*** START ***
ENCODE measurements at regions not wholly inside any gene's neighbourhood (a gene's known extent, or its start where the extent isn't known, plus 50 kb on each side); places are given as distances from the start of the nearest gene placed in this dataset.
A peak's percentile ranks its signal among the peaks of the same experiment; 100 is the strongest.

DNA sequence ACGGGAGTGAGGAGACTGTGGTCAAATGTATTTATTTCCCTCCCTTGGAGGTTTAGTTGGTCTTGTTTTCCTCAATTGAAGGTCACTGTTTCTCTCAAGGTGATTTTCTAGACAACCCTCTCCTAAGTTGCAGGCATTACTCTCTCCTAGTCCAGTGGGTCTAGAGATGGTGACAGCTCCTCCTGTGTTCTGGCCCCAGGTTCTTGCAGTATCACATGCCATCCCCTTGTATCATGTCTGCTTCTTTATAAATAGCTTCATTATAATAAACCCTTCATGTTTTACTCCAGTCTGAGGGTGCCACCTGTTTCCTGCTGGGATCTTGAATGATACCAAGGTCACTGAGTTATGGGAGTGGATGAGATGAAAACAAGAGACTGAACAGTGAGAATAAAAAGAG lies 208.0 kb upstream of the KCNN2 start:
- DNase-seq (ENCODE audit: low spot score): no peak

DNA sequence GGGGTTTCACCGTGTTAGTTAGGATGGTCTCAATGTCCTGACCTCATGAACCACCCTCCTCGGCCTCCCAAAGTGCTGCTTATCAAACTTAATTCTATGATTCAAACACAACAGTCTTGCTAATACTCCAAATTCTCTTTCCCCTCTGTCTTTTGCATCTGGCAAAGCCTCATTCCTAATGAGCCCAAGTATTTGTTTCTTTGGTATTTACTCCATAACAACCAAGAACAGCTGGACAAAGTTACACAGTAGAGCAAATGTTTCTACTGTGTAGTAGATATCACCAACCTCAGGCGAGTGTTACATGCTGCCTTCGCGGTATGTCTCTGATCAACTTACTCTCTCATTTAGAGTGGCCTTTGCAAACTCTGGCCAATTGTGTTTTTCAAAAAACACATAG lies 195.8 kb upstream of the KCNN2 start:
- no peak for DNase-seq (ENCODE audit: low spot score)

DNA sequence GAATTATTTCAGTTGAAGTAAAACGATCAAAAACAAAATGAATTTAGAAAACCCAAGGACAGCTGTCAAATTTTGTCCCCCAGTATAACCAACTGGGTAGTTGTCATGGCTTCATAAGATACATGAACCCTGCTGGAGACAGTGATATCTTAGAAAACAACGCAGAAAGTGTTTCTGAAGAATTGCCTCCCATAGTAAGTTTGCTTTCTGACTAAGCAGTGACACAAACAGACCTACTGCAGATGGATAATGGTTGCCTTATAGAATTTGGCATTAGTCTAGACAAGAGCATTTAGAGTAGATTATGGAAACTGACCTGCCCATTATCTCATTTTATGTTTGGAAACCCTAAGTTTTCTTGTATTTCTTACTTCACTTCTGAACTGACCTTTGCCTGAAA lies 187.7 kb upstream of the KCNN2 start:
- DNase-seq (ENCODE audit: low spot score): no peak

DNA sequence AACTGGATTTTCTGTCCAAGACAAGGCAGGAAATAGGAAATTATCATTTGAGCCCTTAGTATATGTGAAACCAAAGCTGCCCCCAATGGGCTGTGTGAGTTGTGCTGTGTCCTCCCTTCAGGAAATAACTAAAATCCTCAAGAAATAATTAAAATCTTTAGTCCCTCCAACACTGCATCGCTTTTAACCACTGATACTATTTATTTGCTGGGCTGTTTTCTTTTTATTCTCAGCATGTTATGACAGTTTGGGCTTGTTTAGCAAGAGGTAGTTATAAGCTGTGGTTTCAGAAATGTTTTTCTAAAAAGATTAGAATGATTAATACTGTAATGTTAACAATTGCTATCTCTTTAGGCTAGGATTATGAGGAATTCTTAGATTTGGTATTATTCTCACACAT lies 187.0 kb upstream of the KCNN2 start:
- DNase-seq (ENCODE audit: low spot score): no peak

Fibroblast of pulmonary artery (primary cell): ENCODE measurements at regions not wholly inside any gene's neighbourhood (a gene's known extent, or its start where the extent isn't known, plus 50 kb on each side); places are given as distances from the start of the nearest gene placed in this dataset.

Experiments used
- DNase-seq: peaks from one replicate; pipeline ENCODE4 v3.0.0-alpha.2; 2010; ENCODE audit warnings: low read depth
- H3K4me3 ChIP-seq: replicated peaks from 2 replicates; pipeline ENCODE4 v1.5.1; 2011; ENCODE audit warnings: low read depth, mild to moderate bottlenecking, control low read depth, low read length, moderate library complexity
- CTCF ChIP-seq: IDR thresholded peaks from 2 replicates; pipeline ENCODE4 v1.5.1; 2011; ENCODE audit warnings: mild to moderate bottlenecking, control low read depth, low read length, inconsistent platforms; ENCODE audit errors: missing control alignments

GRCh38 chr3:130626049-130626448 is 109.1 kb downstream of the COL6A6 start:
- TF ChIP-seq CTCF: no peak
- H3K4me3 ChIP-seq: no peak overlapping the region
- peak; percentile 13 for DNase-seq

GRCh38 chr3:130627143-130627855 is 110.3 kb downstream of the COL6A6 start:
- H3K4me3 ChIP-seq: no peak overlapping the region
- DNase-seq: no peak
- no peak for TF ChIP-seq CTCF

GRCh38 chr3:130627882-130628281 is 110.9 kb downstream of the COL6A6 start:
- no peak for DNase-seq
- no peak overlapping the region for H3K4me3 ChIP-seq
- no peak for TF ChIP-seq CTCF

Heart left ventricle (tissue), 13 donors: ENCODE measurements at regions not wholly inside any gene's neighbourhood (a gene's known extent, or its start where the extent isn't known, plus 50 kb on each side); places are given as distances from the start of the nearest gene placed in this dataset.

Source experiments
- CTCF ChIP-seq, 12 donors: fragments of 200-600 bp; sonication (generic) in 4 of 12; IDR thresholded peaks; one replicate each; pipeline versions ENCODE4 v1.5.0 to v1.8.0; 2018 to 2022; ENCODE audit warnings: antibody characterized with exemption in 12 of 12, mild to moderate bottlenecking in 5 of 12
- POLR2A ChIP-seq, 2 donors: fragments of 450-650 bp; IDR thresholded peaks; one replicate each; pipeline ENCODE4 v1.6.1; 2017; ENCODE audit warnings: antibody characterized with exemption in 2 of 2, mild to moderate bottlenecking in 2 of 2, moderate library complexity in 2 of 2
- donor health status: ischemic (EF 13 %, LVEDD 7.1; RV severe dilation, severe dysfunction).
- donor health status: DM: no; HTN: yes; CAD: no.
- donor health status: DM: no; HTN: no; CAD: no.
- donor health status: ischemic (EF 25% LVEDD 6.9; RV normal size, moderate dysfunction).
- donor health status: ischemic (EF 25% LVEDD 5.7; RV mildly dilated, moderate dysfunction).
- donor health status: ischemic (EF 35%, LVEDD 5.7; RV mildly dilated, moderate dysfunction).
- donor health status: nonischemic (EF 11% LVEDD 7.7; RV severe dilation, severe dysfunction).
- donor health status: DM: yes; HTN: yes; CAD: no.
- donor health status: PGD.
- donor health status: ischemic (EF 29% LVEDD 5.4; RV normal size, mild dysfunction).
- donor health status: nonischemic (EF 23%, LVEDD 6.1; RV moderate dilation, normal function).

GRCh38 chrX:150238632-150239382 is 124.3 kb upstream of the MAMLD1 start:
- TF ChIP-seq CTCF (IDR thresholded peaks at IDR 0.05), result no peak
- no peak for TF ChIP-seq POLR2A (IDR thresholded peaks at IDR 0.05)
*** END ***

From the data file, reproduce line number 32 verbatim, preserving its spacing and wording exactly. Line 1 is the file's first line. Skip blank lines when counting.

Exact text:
- donor health status: ischemic (EF 13 %, LVEDD 7.1; RV severe dilation, severe dysfunction).